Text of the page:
‘Units for autistic kids is that they rarely cater for children without moderate learning difficulties (MLD),’ she explains. ‘They are not aimed at the brighter, more able autistic child. All the units I looked at were either for kids that really were very severely autistic, locked up in their own world, or they had MLD. I couldn’t find anything that I thought was actually suitable.’ For similar reasons, she rejected the idea of sending Michael to a special school. She and Michael both felt that he had little in common with children with other conditions.

As there wasn’t a place in the specialist unit available immediately, Catherine took a risk and moved both of her sons to the school so that Michael would be on roll when a place came up. The move appeared to work. ‘I saw a huge change in him. I would say in the last half term of Year 2 he was probably the happiest I had ever seen him in school,’ she says. She attributes this largely to his teacher and to the support the unit gave him when he was finally able to start there the following September. There were just nine children in the unit with a teacher in charge and two teaching assistants. Michael started each day in the unit, but would spend as much time as possible in the main school. Everything seemed to be going well. But then, as Michael got older, the bullying started.

Looking back on this period, Catherine seems philosophical about what happened next. She points out that children are quick to spot when a child is different and can be remorseless in picking on anyone who stands out. Michael’s condition didn’t help. ‘It’s a very strange disorder because Michael in many ways doesn’t care what people think of him; he is very much his own person. However, when someone is constantly telling you that you are stupid, you are a freak – all manner of things he was called...’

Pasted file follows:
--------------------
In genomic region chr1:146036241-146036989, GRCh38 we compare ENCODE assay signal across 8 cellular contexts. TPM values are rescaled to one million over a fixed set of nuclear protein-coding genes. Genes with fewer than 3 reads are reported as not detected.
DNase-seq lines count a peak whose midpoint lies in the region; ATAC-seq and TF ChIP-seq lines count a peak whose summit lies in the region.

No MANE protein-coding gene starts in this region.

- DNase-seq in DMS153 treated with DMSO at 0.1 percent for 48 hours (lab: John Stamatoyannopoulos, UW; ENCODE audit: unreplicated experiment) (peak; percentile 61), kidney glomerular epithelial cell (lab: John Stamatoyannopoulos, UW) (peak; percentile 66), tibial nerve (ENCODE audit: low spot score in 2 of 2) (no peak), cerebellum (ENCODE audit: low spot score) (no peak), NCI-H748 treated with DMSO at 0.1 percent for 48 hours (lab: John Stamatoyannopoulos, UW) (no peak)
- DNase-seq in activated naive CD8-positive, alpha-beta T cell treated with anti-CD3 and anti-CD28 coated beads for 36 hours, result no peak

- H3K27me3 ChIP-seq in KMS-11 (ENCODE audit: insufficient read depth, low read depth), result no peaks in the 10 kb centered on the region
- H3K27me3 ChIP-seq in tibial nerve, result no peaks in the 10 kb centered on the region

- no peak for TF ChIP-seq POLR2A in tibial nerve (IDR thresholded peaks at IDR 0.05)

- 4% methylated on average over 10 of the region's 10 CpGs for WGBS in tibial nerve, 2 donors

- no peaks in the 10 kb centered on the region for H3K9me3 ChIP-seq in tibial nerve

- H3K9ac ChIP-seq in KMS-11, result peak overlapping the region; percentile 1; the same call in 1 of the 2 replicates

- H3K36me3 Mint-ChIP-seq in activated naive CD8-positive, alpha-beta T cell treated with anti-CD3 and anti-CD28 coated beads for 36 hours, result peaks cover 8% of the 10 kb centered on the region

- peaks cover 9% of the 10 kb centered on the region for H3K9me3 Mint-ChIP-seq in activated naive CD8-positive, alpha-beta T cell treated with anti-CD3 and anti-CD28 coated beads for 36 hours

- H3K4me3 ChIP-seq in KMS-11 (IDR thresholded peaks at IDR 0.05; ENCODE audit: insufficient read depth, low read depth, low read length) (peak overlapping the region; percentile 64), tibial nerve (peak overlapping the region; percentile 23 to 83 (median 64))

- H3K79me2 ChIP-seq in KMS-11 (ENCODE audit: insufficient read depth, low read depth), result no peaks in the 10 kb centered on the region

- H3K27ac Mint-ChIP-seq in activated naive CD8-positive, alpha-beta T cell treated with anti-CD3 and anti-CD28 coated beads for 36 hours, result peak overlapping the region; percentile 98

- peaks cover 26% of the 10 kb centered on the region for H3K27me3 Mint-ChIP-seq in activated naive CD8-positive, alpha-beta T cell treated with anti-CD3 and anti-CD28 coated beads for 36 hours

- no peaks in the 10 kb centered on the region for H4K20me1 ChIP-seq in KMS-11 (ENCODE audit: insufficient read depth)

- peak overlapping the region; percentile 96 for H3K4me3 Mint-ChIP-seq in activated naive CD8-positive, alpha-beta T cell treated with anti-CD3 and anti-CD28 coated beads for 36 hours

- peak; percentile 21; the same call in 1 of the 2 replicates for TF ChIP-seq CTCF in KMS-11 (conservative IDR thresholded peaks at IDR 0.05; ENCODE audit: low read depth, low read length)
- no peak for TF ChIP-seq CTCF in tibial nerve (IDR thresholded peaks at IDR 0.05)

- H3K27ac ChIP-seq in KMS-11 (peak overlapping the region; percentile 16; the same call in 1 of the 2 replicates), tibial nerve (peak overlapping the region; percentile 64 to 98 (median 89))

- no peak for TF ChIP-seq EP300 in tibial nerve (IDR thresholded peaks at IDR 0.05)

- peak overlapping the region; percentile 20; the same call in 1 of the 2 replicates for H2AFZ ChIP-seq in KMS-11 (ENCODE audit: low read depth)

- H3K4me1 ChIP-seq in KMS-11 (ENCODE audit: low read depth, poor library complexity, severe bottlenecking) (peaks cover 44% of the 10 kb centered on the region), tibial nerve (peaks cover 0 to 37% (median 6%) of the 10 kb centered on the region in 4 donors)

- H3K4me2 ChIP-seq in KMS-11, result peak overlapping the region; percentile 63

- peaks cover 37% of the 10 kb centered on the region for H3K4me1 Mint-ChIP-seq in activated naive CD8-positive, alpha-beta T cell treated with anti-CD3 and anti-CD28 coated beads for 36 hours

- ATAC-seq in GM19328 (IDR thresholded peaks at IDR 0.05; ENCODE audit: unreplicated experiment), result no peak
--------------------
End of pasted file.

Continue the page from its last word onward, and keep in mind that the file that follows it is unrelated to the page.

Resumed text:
As transfer to secondary school approached, the name-calling got worse. Michael’s tormentors told him he wouldn’t be able to cope with the move, that he was stupid and certain to fail. According to Catherine it was in that final year that he became most unhappy. ‘He decided that as far as he was concerned the answer to this particular problem was to come out of the unit,’ she explains. ‘There was a lot of discussion and we decided we would let him try that.’ But without the support he needed, Michael floundered. ‘Really that’s when things went down hill,’ Catherine recalls.

In September 2004, Michael started secondary school. For the first few days, Catherine was ‘absolutely astonished’ at how well the transfer seemed to be working. ‘I was all set for absolute horror – tantrums and tears and goodness knows what.’ But Michael’s mood was very positive. He was determined to manage without a teaching assistant and insisted that any support he received should be discreet. Within a couple of weeks, however, the bullying started again.